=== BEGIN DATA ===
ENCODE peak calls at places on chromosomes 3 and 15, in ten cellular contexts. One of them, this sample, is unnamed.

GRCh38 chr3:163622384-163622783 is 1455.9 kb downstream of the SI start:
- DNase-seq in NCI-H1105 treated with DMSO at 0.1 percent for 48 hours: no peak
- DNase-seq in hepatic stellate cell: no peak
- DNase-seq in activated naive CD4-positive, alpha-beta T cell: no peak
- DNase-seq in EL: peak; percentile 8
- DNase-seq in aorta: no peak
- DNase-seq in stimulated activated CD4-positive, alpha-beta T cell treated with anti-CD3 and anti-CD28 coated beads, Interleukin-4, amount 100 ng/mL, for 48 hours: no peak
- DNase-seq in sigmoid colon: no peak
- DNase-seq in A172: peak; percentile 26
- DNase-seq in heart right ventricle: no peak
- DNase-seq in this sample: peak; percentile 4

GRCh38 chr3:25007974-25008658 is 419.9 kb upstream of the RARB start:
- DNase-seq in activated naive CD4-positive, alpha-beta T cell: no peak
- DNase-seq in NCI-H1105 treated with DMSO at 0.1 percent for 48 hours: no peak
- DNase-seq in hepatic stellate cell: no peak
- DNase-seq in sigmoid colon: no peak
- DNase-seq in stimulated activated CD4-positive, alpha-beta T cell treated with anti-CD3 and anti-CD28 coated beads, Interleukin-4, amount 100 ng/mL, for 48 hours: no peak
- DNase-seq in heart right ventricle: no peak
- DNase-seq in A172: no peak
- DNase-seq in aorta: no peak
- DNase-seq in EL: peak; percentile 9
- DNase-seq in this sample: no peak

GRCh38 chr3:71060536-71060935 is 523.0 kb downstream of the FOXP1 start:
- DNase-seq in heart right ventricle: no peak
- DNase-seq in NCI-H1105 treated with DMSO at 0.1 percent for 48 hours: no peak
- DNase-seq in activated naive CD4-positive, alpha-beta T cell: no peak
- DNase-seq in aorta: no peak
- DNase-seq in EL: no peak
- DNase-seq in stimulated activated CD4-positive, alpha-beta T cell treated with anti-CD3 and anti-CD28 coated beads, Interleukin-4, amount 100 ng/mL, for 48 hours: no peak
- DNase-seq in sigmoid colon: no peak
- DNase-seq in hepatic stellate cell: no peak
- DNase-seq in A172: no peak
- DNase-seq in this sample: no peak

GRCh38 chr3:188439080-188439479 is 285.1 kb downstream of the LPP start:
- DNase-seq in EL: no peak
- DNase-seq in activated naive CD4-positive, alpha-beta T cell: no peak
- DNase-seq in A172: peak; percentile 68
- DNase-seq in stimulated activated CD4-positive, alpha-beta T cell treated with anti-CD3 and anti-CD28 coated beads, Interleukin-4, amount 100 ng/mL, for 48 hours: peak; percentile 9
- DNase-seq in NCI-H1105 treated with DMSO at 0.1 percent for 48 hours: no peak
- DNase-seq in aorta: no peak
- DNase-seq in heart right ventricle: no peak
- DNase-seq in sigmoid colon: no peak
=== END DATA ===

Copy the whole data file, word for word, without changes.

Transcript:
ENCODE peak calls at places on chromosomes 3 and 15, in ten cellular contexts. One of them, this sample, is unnamed.

GRCh38 chr3:163622384-163622783 is 1455.9 kb downstream of the SI start:
- DNase-seq in NCI-H1105 treated with DMSO at 0.1 percent for 48 hours: no peak
- DNase-seq in hepatic stellate cell: no peak
- DNase-seq in activated naive CD4-positive, alpha-beta T cell: no peak
- DNase-seq in EL: peak; percentile 8
- DNase-seq in aorta: no peak
- DNase-seq in stimulated activated CD4-positive, alpha-beta T cell treated with anti-CD3 and anti-CD28 coated beads, Interleukin-4, amount 100 ng/mL, for 48 hours: no peak
- DNase-seq in sigmoid colon: no peak
- DNase-seq in A172: peak; percentile 26
- DNase-seq in heart right ventricle: no peak
- DNase-seq in this sample: peak; percentile 4

GRCh38 chr3:25007974-25008658 is 419.9 kb upstream of the RARB start:
- DNase-seq in activated naive CD4-positive, alpha-beta T cell: no peak
- DNase-seq in NCI-H1105 treated with DMSO at 0.1 percent for 48 hours: no peak
- DNase-seq in hepatic stellate cell: no peak
- DNase-seq in sigmoid colon: no peak
- DNase-seq in stimulated activated CD4-positive, alpha-beta T cell treated with anti-CD3 and anti-CD28 coated beads, Interleukin-4, amount 100 ng/mL, for 48 hours: no peak
- DNase-seq in heart right ventricle: no peak
- DNase-seq in A172: no peak
- DNase-seq in aorta: no peak
- DNase-seq in EL: peak; percentile 9
- DNase-seq in this sample: no peak

GRCh38 chr3:71060536-71060935 is 523.0 kb downstream of the FOXP1 start:
- DNase-seq in heart right ventricle: no peak
- DNase-seq in NCI-H1105 treated with DMSO at 0.1 percent for 48 hours: no peak
- DNase-seq in activated naive CD4-positive, alpha-beta T cell: no peak
- DNase-seq in aorta: no peak
- DNase-seq in EL: no peak
- DNase-seq in stimulated activated CD4-positive, alpha-beta T cell treated with anti-CD3 and anti-CD28 coated beads, Interleukin-4, amount 100 ng/mL, for 48 hours: no peak
- DNase-seq in sigmoid colon: no peak
- DNase-seq in hepatic stellate cell: no peak
- DNase-seq in A172: no peak
- DNase-seq in this sample: no peak

GRCh38 chr3:188439080-188439479 is 285.1 kb downstream of the LPP start:
- DNase-seq in EL: no peak
- DNase-seq in activated naive CD4-positive, alpha-beta T cell: no peak
- DNase-seq in A172: peak; percentile 68
- DNase-seq in stimulated activated CD4-positive, alpha-beta T cell treated with anti-CD3 and anti-CD28 coated beads, Interleukin-4, amount 100 ng/mL, for 48 hours: peak; percentile 9
- DNase-seq in NCI-H1105 treated with DMSO at 0.1 percent for 48 hours: no peak
- DNase-seq in aorta: no peak
- DNase-seq in heart right ventricle: no peak
- DNase-seq in sigmoid colon: no peak